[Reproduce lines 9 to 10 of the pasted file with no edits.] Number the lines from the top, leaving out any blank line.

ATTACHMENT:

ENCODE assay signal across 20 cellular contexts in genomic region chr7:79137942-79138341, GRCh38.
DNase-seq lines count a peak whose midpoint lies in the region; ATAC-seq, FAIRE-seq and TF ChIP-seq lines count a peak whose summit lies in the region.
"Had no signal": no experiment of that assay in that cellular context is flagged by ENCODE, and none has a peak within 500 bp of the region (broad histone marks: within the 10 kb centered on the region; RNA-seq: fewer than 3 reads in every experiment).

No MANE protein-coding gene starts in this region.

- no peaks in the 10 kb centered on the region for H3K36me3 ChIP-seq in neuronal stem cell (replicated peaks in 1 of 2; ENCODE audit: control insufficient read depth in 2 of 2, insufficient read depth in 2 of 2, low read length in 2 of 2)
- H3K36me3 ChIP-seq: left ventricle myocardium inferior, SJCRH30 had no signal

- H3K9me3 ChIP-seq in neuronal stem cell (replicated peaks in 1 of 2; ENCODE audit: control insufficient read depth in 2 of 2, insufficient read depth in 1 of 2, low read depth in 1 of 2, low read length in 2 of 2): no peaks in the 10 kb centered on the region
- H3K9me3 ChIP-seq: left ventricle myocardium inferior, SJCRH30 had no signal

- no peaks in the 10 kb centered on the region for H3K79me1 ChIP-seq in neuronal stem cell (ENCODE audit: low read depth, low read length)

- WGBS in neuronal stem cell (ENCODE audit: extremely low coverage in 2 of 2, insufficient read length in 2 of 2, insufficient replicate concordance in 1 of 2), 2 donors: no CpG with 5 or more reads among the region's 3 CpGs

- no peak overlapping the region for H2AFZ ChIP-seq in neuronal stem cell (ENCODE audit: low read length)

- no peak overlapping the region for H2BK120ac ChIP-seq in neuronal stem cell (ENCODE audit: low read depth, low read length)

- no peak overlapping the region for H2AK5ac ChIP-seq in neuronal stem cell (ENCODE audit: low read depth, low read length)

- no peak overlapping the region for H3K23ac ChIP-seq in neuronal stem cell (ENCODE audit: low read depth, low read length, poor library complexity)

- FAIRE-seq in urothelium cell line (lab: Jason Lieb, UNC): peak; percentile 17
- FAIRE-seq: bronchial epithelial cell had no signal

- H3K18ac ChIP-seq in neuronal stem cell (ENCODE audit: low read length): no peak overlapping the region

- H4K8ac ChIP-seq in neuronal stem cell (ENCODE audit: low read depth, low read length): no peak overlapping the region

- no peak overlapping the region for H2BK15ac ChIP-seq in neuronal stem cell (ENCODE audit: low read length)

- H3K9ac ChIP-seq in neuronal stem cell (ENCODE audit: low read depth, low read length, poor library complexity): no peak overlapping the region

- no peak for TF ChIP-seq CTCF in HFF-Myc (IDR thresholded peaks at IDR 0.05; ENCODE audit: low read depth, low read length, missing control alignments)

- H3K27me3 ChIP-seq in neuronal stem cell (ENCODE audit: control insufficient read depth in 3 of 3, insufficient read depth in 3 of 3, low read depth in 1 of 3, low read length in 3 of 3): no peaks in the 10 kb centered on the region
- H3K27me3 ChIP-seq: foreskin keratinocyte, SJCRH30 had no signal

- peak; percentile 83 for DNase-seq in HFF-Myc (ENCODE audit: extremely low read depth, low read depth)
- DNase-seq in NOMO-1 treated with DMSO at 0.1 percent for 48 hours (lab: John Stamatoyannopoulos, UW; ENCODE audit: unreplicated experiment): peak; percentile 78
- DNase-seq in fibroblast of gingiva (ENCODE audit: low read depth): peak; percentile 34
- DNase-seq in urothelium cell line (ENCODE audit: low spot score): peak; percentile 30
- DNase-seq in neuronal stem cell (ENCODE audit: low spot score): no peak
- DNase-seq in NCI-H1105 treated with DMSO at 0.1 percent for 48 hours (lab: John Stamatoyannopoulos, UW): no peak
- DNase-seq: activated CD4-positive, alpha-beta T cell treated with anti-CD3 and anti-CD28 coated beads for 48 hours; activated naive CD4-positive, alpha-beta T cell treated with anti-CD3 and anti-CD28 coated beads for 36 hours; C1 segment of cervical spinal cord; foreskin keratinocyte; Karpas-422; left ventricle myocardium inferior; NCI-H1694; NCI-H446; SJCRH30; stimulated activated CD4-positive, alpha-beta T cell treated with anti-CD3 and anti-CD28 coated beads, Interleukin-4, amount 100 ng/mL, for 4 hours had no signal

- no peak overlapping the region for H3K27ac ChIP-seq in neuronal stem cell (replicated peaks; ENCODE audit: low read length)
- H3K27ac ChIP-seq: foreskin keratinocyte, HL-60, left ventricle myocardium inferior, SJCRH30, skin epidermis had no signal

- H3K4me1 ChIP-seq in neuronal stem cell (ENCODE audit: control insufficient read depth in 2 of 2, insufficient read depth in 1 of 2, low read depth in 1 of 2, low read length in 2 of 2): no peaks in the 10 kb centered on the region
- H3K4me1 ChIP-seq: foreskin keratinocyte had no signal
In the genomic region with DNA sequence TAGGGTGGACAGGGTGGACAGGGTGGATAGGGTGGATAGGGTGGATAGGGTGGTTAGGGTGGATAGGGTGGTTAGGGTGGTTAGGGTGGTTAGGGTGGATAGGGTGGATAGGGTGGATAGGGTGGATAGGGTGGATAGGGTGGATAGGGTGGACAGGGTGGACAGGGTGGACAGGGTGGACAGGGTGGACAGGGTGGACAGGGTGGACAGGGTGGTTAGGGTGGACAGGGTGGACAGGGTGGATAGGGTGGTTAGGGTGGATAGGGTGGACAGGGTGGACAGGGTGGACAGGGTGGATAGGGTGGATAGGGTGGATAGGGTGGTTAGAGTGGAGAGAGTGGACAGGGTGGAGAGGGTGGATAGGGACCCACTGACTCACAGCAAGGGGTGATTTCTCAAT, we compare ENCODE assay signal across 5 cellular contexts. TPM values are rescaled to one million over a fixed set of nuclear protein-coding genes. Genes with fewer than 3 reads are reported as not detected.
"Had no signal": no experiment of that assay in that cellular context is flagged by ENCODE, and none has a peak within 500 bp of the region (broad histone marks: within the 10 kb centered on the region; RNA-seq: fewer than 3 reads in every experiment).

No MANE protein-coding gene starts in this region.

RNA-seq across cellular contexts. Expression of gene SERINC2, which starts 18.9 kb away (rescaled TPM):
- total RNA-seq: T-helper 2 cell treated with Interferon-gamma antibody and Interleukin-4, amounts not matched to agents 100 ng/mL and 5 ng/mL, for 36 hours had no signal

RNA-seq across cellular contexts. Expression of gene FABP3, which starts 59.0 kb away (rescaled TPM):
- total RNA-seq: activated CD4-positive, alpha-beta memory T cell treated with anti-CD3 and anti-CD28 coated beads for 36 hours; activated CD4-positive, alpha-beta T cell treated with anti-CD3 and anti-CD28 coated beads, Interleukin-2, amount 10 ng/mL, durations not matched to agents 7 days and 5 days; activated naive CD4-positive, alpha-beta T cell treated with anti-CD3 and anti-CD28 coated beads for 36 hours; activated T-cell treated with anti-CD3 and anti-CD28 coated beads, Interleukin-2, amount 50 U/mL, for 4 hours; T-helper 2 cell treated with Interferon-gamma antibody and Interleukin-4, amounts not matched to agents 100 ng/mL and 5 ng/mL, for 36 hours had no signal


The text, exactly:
- no peaks in the 10 kb centered on the region for H3K79me1 ChIP-seq in neuronal stem cell (ENCODE audit: low read depth, low read length)

- WGBS in neuronal stem cell (ENCODE audit: extremely low coverage in 2 of 2, insufficient read length in 2 of 2, insufficient replicate concordance in 1 of 2), 2 donors: no CpG with 5 or more reads among the region's 3 CpGs